Open to all MHC faculty, staff and students, there will be a reading challenge from September 8-14, 2021 as we narrow the global digital divide and build a more literate and sustainable society. Sign up at the Student’s Association, either as a soloist or on a team (up to 4 people) and start READING! Make sure to keep track of minutes read as you spend this week finishing your latest novel or exploring a new book from our reading suggestions. Submit your reading form to the Student’s Association with all reading minutes at the end of the week for your chance to win some awesome prizes!

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Need some help choosing a book that’s right for you?! Take a look at our reading lists below, all items available in our library!

BOOK LISTS FOR YOU!

Challenge Me

  • Ulysses PR 6019 O9 U55 1960
  • Moby Dick PS 2384 M5 1999 or CD Audiobook PS 2384 M6 2009
  • The sound and the fury & : As I lay dying PS 3511 A86 S6 1946
  • Blood meridian PS 3563 C337 B58 2010
  • The Silmarillion PR 6039 O32 S5 2008
  • War and peace Online e-book
  • A tale of two cities PR 4571 A1 1949 OR Online e-book
  • The white racial frame : centuries of racial framing and counter-framing E184.A1 F395 2013
  • Shingwauk’s vision : a history of native residential schools E96.5 .M55 1996
  • Dune PS 3558 E7 D8 2005
  • One hundred years of solitude PQ 8180.17 A73 C513 2006
  • Heroes : the Greek myths reimagined BL783 .F77 2020

On The Go

  • Encyclopedia of Lies Online e-book
  • The Subtweet Online e-book
  • Here Goes Nothing Online e-book
  • Love after the end : an anthology of Two-spirit & Indigiqueer speculative fiction PN6120.92.G39 L68 2020
  • Malagash Online e-book
  • We all go back to the land : the who, why, and how of land acknowledgements Online e-book
  • Weak Planet : Literature and Assisted Survival Online e-book
  • Rebellion Online e-book
  • Shadow Warrior Online e-book
  • The House of One Thousand Eyes Online e-book
  • Alberta Views Online Magazine
  • The New Yorker Online Magazine

Knowledge Seekers

  • High achiever : the incredible true story of one addict’s double life HV5805.J46 A3 2019
  • The gun gap : the influence of gun ownership on political behavior and attitudes HV8059 .J67 2020
  • What difference does it make? : the journey of a soul survivor RC 464 F86 A3 1998
  • Himalaya : a human history DS485.H6 D68 2020
  • Quitter : a memoir of drinking, relapse, and recovery HV5293.B375 A3 2020
  • Empire of pain : the secret history of the Sackler dynasty HD9666.95.S23 K44 2021
  • Learning to love : arranged marriages and the British Indian diaspora HQ802 .P36 2021
  • The power of habit : why we do what we do in life and business BF 335 D78 2012
  • Wild : from lost to found on the Pacific Crest Trail PS3619.T744 .Z46 2013
  • Social media and your brain : web-based communication is changing how we think and express ourselves Online e-book
  • We are displaced : my journey and stories from refugee girls around the world Curriculum Collection 371.822 Yous
  • The truth about luck : what I learned on my road trip with grandma HQ 759.9 R44 2013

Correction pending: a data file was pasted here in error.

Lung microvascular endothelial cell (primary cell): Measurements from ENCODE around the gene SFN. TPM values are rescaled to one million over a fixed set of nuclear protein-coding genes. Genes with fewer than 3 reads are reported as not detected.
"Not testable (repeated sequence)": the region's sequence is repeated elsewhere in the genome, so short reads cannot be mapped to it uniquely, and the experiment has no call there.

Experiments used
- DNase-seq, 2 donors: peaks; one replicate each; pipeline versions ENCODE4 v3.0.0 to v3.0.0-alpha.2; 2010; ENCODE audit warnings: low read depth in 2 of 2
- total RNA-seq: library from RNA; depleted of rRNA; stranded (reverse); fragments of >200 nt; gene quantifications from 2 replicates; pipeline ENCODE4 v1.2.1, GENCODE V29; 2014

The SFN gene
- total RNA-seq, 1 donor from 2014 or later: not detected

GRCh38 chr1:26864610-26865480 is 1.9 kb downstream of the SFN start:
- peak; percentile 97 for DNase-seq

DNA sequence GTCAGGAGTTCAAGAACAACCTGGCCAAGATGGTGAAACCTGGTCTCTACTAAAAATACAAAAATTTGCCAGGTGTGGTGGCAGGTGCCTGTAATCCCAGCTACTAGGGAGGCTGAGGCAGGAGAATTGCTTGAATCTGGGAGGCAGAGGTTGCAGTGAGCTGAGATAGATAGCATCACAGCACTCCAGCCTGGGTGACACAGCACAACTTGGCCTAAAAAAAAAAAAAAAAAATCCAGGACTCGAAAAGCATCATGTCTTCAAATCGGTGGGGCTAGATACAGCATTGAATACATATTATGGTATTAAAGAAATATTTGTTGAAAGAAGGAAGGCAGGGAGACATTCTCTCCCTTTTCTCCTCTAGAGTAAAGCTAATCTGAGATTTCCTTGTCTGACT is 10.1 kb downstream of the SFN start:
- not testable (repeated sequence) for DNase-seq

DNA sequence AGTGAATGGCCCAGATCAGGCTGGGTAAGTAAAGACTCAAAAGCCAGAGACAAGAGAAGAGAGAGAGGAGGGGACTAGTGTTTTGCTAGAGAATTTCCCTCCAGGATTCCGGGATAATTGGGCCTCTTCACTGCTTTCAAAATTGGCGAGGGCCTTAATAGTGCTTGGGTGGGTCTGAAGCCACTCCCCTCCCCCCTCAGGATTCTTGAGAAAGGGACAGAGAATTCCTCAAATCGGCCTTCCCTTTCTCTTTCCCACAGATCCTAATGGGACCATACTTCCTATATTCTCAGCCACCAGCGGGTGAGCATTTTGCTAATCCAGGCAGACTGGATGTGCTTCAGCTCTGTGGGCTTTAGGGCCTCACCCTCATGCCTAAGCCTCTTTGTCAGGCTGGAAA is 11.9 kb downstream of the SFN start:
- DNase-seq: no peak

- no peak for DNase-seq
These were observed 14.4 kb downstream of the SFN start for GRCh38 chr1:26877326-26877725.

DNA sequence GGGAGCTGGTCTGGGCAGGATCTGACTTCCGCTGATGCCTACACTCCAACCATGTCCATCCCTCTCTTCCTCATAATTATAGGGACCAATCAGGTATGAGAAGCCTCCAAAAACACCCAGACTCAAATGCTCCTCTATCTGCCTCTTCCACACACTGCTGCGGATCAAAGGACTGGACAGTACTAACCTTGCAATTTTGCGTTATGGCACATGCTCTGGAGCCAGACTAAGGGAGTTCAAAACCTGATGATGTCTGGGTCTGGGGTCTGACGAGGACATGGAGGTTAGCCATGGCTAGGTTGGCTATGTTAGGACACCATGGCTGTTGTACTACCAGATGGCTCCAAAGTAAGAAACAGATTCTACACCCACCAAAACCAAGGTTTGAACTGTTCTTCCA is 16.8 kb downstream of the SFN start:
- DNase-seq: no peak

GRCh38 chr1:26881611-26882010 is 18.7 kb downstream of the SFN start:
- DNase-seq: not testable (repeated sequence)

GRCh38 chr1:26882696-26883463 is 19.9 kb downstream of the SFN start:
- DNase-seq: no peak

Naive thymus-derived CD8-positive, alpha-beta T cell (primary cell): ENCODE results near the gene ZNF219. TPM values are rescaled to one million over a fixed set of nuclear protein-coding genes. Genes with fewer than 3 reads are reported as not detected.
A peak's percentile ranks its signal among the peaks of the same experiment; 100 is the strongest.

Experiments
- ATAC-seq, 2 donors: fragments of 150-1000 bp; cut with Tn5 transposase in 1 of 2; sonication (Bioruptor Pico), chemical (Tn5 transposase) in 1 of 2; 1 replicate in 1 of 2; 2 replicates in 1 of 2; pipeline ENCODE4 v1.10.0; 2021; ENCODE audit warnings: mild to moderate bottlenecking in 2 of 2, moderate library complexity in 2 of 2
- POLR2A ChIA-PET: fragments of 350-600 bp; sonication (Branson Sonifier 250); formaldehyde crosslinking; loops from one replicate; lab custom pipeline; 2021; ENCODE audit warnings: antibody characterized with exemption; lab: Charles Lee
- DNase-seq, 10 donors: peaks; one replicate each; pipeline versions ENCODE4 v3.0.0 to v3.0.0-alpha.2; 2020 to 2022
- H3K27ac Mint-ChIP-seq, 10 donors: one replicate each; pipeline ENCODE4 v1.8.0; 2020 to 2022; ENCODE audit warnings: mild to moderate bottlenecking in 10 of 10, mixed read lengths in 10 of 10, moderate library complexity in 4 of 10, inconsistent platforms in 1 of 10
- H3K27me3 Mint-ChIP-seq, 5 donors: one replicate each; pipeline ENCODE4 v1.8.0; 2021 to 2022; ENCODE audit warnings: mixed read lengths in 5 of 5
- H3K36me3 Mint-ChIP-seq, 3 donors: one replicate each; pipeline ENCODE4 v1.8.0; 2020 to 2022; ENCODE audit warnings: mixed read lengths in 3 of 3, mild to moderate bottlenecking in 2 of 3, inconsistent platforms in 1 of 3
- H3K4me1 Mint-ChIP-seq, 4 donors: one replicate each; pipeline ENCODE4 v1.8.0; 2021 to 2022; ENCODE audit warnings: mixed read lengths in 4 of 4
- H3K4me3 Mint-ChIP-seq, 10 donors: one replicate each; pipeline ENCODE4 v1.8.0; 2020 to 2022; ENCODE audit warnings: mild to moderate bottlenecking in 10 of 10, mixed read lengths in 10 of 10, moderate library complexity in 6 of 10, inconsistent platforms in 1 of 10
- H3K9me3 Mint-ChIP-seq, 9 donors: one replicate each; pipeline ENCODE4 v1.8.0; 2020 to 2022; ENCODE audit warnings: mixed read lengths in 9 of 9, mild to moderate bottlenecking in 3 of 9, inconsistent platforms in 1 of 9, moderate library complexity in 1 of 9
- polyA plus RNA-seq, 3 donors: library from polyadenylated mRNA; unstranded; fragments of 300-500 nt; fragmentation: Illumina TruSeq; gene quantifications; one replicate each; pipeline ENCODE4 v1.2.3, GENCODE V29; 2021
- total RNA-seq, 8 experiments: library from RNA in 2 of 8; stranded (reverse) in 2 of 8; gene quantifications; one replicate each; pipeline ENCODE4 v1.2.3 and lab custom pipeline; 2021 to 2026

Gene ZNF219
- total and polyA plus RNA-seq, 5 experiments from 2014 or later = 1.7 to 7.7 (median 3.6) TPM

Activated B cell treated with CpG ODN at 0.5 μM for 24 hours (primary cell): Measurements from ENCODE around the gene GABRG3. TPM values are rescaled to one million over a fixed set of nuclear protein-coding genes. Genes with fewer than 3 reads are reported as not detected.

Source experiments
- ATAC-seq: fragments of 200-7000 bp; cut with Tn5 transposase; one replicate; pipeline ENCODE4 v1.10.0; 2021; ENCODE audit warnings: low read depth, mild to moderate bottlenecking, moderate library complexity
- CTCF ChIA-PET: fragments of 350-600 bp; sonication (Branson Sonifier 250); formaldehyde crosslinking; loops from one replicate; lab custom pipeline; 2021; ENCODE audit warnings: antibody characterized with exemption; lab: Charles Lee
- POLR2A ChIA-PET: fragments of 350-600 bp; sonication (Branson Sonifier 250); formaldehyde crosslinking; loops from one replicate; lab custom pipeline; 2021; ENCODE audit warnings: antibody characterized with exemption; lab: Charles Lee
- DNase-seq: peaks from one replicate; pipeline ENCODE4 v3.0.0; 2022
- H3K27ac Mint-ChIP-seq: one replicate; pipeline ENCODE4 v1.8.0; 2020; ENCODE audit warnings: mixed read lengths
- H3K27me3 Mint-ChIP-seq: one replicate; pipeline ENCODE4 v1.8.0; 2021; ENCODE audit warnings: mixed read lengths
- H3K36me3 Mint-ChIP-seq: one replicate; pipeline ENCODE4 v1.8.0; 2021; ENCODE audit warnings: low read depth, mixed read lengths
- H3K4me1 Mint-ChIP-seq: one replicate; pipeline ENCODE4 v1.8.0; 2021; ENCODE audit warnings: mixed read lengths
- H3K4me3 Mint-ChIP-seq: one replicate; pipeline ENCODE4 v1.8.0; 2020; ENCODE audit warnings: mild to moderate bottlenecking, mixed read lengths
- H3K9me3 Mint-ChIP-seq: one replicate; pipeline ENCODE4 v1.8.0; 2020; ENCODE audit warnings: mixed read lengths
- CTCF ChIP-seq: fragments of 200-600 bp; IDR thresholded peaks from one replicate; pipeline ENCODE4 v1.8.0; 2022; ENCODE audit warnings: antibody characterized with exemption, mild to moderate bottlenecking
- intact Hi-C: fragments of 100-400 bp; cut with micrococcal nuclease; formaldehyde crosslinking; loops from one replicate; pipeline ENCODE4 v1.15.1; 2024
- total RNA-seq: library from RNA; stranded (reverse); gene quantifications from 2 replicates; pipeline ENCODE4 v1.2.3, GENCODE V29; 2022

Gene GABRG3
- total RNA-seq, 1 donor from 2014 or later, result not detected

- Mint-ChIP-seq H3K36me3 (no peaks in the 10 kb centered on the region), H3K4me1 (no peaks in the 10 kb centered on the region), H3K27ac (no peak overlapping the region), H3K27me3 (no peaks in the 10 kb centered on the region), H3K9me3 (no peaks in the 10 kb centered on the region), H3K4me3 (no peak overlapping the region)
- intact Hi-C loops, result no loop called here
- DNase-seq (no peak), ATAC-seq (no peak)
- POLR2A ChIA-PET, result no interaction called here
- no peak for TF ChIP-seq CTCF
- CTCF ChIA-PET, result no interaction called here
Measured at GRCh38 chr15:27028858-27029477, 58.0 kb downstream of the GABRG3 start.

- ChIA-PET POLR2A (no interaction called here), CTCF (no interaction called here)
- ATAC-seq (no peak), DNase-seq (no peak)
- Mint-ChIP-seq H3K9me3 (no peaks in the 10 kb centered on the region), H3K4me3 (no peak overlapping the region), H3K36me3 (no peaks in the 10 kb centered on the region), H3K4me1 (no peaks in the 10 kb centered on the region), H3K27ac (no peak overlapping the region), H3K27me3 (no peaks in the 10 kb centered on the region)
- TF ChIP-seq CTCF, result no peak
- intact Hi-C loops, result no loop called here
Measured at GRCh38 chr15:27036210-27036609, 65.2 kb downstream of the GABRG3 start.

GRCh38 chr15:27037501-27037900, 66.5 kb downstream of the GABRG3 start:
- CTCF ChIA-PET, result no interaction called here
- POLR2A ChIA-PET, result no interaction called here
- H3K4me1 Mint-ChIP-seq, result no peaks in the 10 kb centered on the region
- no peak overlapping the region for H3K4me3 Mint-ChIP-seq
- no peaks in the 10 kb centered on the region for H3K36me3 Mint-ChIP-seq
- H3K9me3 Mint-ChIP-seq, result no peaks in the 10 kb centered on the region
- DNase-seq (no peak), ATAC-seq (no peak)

I Don’t Like Reading But I Want To

  • Not Being on a Boat Online e-book
  • Sadie PZ7.S95397 Sad 2018
  • The marrow thieves PZ7.D54 Mar 2017
  • The tattooist of Auschwitz PR9639.4.M668 T38 2018
  • When the flood falls Online e-book
  • Friendship PS 3607 O94 F75 2014
  • The hitchhiker’s guide to the galaxy PR 6051 D3352 H57 2005
  • Gods behaving badly PR 6116 H45 G62 2007
  • All the light we cannot see PS 3604 O34 A77 2014
  • The innocents PS8555.R84 I55 2019
  • Small game hunting at the local coward gun club PS8605.O4479 S63 2019
  • The kingmaker’s daughter PR 6057 R386 K5 2012

Days Of Youth

  • The poet X : a novel PZ7.5.A35 Po 2018
  • Genesis begins again PZ7.1.W5456 Gen 2019
  • The Girl of Hawthorn and Glass Online e-book
  • The power PR6101.L43 P69 2017
  • The field guide to the North American teenager PZ7.1.P5165 Fie 2019
  • Five feet apart PZ7.1.L568 Fiv 2019
  • The king of jam sandwiches PZ7.W35 Kin 2020
  • A great and terrible beauty PZ 7 B7386 Gre 2003
  • Twilight PS 3613 E979 T84 2006
  • The Hunger Games PZ 7 C68 Hun 2009
  • Glass Town PN6737.G735 G53 2020
  • Harry Potter and the sorcerer’s stone PZ 7 R79835 Har1 1999

Canadian Authors

  • Jonny Appleseed PS8645.H5498 J66 2018
  • The sun and her flowers PS8621.A695 S86 2017
  • The heart goes last PS 8501 T82 H4 2015
  • The age of hope PS 8553 E665 A33 2012
  • Birdie PS 8623 I63 B57 2015
  • Daydreams of angels : stories PS 8579 N443 D3 2015
  • Tell PS 8567 T3 T44 2014
  • New women : short stories by Canadian women PS 8327 N49 1991
  • Dragons cry PS 8575 W37 D72 2000
  • The wild rose anthology of Alberta prose PS 8255 A4 W54 2003
  • An audience of chairs PS 8555 L355 A92 2006
  • A map of glass PS 8591 R68 M36 2005

Family Reads

  • Alma and how she got her name PZ7.1.M3745 Alm 2018
  • We are water protectors Curriculum Collection 813.6 Lin
  • Song for a whale PZ7.K29639 Son 2019
  • Hike PZ7.1.O86 Hik 2020
  • I am human : a book of empathy PZ7.1.V46 Iam 2018
  • Drawn together PZ7.1.L39 Dr 2018
  • Meet your family = Gikenim Giniigi’igoog Curriculum Collection 897 Bou
  • How to become an accidental activist Curriculum Collection 361.2092 Mac
  • When stars are scattered PN6727.J36 W54 2020
  • The thing about bees : a love letter PZ7.L32317 Thi 2019
  • Eyes that kiss in the corners PZ7.1.H596 Ey 2021
  • Greta and the giants : inspired by Greta Thunberg’s stand to save the world PZ7.1.T83 Gre 2019

Where Are The Pictures

  • To kill a mockingbird : a graphic novel PN6737.F673 T6 2018